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Title: Links between hydrology, community ecology and ecosystem services in the hyporheic zone of streams and rivers : an interdisciplinary perspective
Author: Peralta-Maraver, Ignacio
ISNI:       0000 0004 7960 2361
Awarding Body: University of Roehampton
Current Institution: University of Roehampton
Date of Award: 2018
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Streambed sediments are an interface between the surface water and the groundwater systems characterised by the simultaneous occurrence of multiple physical, biological and chemical processes. Transformation and biodegradation of nutrients and contaminants are among the important ecological services the streambed provides. Streambeds are also the biotope of a diverse and productive biota. This system is divided into the benthic zone (BZ), which is located in the upper centimetres of the streambed and the hyporheic zone (HZ), which encompasses the volume of sediment beneath the BZ where surface water interacts with groundwater. The nature of the biota and the ecosystem processes differ depending on the streambed compartment. I first reviewed how depth gradient and hydrological flux conditions shape the structure of the hyporheic assemblage (hyporheos). Metadata analysis predicted a reduction in net biomass and productivity through depth in the streambed. However, my models were based on data derived from the literature, which focussed on macroinvertebrates only, and it is likely that model predictability will increase by including Protozoa and meiofauna. Assessing the organization of the whole hyporheos is also important to better understand the self-purifying capacity of the HZ as it removes nutrients and emerging organic contaminants (EOCs) from the medium (hyporheic bioreactor ability). Based on this premise, I conceptualize how the residence time of water in pore sediments (resulting from hyporheic exchange flow) and the rest of the hyporheos might drive the hyporheic bioreactor efficiency. Then, I carried out a local-scale survey study in which I combined sampling techniques from hydrology, biochemical engineering and community ecology to determine accurately hydrological conditions and to characterise the resident assemblages at a cm resolution in the streambed. My findings showed for the first time that decline in biomass and secondary production of the different taxa is body-size dependent. Smaller organisms (i.e. protozoa) penetrate deeper and colonise more compacted and anoxic sediment layers. My results also evidenced that down-welling (DW) sites are hot spots of productivity, and therefore carbon processing in freshwater systems. I also demonstrated that hyporheos and benthic assemblages (benthos) are two measurable ecological communities with individual integrity, whose demarcation boundary reached deeper under DW conditions. Subsequently, I analysed in a microcosms experiment how dissolved organic carbon (glucose), cell density of colloidal bacteria degraders and predator-prey interactions drive the capacity of hyporheic sediments to process a model EOCs (Ibuprofen). Glucose and the presence of the predator at medium density levels significantly promoted the degraders population growth. The increase in degraders cell density resulted in a higher consumption of Ibuprofen. Furthermore, the positive effect of predator presence interacted synergistically both with glucose availability and degrader cell density, producing an intensification of degrader population growth and Ibuprofen removal, respectively. These findings evidenced the importance of preserving the water interchange between the open channel and the HZ (and consequently the nutrient loading) and the natural predator-prey dynamics in order to promote ecosystem services upon which human well-being depends. Finally, I conducted a regional-scale study across 30 different rivers in order to further investigate leaf litter processing in the streambed. I measured different leaf litter breakdown rates by combining the cotton-strips assay and the tea bag index. Then, I modelled the obtained breakdown rates as a response of the streambed compartment (BZ and HZ) and the biological features of the streambed assemblage by involving a large range of organisms (Prokaryota, Protozoa and Eumetazoa invertebrates). Results from my models predicted a higher leaf litter breakdown in the BZ than in the HZ. Furthermore, the biomass of all the studied groups, α-diversity of Eumetazoa invertebrates and functional diversity of Prokaryota were important predictors that were positively related with the decay rates. The inferential models I presented are a suitable tool to predict the efficiency of streambed systems in the processing of leaf litter, based on the biological features of the assemblage and the difference between the BZ and the HZ. My findings covered significant knowledge-gaps on the structure of benthos and hyporheos, the mechanistic understanding of the processes and services that occur in the HZ, and their relative importance for the whole ecosystem functioning compared with those that take place in the BZ. Since the HZ was first defined the existence of a measurable transition between benthos and hyporheos had never been delimited before. Therefore, from my findings it is now possible to determine the contribution of benthos and hyporheos to the ecosystem processes and services. My research also enhanced our understanding of the processing of EOCs and alochtonous coarse organic carbon (leaf litter) in the streambed. Here I emphasise that the bioreactor ability of the streambed is sustained and maintained by diverse and active assemblages and that all size categories play an important role in its functioning.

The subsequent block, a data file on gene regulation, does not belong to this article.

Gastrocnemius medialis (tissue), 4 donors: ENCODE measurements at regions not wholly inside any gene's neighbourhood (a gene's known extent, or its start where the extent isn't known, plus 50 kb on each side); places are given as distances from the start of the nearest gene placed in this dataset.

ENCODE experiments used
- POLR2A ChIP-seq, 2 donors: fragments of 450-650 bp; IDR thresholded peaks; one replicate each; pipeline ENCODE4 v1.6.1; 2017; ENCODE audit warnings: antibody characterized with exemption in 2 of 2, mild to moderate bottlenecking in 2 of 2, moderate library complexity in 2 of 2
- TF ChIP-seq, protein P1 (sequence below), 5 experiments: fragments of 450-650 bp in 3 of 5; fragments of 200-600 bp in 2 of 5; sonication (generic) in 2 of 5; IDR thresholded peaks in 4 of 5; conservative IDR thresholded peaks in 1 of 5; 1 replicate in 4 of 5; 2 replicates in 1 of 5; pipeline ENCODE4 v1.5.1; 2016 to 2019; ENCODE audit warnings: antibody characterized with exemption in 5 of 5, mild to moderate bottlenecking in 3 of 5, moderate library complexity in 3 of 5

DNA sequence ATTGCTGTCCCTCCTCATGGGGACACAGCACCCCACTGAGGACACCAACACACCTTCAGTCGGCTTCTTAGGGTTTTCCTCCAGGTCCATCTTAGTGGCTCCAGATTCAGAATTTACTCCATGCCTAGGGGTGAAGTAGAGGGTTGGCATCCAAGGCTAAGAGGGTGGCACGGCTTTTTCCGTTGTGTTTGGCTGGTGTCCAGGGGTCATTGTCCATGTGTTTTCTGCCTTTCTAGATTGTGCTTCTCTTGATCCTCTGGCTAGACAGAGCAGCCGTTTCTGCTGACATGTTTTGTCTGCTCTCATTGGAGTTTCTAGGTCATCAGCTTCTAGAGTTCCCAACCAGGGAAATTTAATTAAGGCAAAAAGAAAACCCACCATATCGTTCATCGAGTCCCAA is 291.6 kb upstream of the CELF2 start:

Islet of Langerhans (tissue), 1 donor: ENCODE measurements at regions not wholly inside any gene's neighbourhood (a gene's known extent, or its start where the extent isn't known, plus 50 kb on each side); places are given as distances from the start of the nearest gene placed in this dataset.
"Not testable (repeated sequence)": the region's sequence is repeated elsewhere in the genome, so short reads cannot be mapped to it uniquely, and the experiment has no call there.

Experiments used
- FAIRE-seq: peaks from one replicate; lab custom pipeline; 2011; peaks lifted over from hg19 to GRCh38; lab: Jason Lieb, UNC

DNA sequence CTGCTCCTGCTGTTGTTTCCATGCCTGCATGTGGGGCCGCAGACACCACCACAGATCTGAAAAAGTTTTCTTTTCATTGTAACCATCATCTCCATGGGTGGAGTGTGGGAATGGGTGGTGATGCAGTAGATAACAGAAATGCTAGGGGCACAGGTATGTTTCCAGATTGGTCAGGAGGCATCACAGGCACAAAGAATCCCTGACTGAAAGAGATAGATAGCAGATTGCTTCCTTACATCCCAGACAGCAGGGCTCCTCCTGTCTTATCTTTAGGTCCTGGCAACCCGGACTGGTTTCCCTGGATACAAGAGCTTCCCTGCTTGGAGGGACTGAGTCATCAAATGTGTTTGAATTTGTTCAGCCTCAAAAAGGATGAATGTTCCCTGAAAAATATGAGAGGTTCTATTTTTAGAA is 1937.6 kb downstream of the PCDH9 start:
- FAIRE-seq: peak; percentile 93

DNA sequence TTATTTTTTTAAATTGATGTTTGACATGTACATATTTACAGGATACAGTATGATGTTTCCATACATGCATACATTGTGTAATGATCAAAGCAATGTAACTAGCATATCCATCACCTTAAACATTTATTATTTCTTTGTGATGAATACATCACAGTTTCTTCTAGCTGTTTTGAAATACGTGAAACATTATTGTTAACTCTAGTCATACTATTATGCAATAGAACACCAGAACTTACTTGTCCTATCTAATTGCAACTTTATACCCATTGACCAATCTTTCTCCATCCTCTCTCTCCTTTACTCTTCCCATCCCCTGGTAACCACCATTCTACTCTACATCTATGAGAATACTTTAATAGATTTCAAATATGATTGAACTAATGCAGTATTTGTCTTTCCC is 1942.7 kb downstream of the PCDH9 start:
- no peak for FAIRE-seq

Supervisor: Robertson, Anne ; Reiss, Julia Sponsor: EU Horizon 2020
Qualification Name: Thesis (Ph.D.) Qualification Level: Doctoral
EThOS ID:  DOI: Not available